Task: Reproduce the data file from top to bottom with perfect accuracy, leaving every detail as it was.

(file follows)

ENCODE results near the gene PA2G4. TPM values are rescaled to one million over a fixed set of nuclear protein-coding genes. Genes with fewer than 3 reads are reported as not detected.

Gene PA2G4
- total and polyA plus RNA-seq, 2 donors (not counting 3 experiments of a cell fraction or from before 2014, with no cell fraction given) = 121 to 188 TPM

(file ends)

ENCODE results near the gene PA2G4. TPM values are rescaled to one million over a fixed set of nuclear protein-coding genes. Genes with fewer than 3 reads are reported as not detected.

Gene PA2G4
- total and polyA plus RNA-seq, 2 donors (not counting 3 experiments of a cell fraction or from before 2014, with no cell fraction given) = 121 to 188 TPM